Probably because it was the first of its kind there is still a tendency to conflate chatbots bases on large Language Models with ChatGPT. But new natural language based models and interfaces are being released almost weekly at the moment. Here is a quick list but I appreciate it is not complete and I have not included the various art and graphic apps here:
- The new Bing
They are not all the same and I am not sure one is better that the others. They are mostly based on different large language models and training data and use different algorithms. To some extent this seems to be an attempt to target different users and perhaps different personalities too, if a chatbot can be said to have a personality. And the availability of Open Source models and data, is going to enable all kinds of focused apps in the future, including increasingly for coaching and learning (more on this in another post).
Meanwhile I have been quite enjoying talking with Pi. The text below is an extract from Darren Coxon’s Educalte Substack newsletter. Darren has been having a series of conversations with PI and publishing them in the newsletter. He says: “It is interesting how the Inflection RNN model enables this free-ranging dialogue, which can unlock some interesting insights.
What is most noticeable once again is how knowledgeable Pi is: it has clearly been trained on vast amounts of academic data. There seems little it doesn’t know, and to a very advanced level.“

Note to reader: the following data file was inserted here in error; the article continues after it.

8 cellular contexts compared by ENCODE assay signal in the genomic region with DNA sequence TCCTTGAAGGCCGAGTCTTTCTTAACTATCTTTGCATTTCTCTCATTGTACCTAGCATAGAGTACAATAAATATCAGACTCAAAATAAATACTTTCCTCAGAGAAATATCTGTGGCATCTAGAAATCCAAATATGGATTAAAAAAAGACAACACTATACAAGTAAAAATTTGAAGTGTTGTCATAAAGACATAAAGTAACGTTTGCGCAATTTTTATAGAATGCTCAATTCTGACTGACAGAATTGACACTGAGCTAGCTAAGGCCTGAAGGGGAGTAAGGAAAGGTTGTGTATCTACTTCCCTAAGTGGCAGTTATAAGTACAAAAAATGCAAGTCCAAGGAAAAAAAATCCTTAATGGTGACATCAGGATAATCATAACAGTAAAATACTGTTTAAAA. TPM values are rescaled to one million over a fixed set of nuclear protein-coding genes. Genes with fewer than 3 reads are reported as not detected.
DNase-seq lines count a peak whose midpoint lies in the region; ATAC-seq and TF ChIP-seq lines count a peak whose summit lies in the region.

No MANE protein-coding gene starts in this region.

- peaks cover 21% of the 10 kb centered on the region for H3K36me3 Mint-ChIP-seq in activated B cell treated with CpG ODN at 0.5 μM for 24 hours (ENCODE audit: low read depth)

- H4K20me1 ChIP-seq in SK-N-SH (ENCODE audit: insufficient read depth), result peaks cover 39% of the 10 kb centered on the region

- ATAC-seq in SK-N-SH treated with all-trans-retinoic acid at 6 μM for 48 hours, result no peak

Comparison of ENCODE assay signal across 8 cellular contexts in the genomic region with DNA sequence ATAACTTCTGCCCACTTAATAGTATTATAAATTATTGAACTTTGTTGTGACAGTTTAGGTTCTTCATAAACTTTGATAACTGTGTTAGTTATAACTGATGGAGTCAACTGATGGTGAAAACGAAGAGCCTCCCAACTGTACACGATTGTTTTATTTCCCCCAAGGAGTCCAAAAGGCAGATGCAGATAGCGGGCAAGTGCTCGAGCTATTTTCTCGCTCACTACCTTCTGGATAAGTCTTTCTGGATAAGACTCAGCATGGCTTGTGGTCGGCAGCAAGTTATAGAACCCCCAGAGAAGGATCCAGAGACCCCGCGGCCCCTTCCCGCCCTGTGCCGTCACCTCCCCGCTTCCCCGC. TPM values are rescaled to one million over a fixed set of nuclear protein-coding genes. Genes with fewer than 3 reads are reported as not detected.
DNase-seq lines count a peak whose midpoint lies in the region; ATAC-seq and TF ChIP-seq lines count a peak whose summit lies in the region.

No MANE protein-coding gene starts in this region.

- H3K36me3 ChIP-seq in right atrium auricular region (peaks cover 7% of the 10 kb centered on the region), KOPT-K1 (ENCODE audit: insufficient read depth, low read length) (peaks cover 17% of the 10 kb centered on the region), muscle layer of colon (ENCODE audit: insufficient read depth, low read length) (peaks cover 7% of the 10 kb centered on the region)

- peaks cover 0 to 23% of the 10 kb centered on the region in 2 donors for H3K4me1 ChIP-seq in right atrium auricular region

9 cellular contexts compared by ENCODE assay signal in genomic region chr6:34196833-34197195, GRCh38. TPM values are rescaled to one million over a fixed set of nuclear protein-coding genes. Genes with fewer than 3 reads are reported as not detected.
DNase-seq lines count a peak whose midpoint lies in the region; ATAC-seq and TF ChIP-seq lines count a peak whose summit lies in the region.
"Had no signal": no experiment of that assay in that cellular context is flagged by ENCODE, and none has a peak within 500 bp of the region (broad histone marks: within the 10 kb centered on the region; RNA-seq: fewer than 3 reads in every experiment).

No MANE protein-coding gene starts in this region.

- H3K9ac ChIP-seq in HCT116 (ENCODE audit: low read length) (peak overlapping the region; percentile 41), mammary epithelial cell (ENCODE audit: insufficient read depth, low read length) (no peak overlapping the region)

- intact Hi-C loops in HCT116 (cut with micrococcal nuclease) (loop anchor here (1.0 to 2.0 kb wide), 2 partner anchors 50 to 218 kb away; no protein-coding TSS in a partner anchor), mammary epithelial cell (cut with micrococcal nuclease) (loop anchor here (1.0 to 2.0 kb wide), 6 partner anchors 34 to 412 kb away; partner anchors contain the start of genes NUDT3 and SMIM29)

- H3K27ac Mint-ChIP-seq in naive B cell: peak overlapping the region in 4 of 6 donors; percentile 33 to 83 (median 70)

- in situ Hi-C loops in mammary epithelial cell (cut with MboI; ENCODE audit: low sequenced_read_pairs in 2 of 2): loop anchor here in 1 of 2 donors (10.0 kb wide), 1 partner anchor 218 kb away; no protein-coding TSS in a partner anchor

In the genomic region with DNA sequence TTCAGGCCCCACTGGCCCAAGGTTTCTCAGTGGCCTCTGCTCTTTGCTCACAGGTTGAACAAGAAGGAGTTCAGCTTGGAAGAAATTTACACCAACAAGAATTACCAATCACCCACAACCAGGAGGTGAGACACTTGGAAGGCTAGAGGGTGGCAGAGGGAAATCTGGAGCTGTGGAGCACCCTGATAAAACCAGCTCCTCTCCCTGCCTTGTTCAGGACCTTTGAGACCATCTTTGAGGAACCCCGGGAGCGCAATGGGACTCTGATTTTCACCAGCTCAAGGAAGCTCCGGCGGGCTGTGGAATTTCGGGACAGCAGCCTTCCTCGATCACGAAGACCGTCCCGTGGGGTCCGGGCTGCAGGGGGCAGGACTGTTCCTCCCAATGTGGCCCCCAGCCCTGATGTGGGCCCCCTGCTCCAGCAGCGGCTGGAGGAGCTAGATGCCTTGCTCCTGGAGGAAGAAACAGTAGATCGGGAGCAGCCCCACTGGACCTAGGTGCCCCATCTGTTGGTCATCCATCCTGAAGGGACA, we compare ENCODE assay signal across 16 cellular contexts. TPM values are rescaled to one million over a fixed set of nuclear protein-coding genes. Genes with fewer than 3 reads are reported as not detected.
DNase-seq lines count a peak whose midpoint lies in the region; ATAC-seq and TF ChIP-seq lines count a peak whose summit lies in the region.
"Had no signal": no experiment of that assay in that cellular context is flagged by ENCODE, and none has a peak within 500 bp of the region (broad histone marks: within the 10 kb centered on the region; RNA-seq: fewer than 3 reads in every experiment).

Darren: Do you think that an AI could ever become conscious? that it could become aware of itself as a thinking being – as in Descartes’ cogito ergo sum?
Pi: Ah, the famous “I think, therefore I am.” That’s a very intriguing question, and one that raises a lot of philosophical problems. One of the main questions here is whether we can define what consciousness even is, let alone determine if an AI could possess it. What about this question – can you define consciousness? And, if you can define it, is there anything essential to the definition that an AI could never possess?
Darren: That’s a tough question. Consciousness is being aware of being aware. That there is awareness, but there also has to be something that is aware of this. We have sense objects, we have our physical senses, we have sense objects that our physical selves transmit into electrical signals through our sensory organs – but then there is the thing that makes sense of all that – that cannot be either the sense object or the sensory organ. Is that consciousness?
Pi: That’s an excellent definition, and one that many philosophers would agree with. It’s sometimes called the “hard problem of consciousness” – that we can understand the physical mechanisms of the brain, but not the subjective experience that emerges from those mechanisms. Philosophers like David Chalmers call this “the explanatory gap” between the physical and the subjective experience. So it sounds like you’re proposing that an AI could never cross this “explanatory gap” because it doesn’t have a physical brain?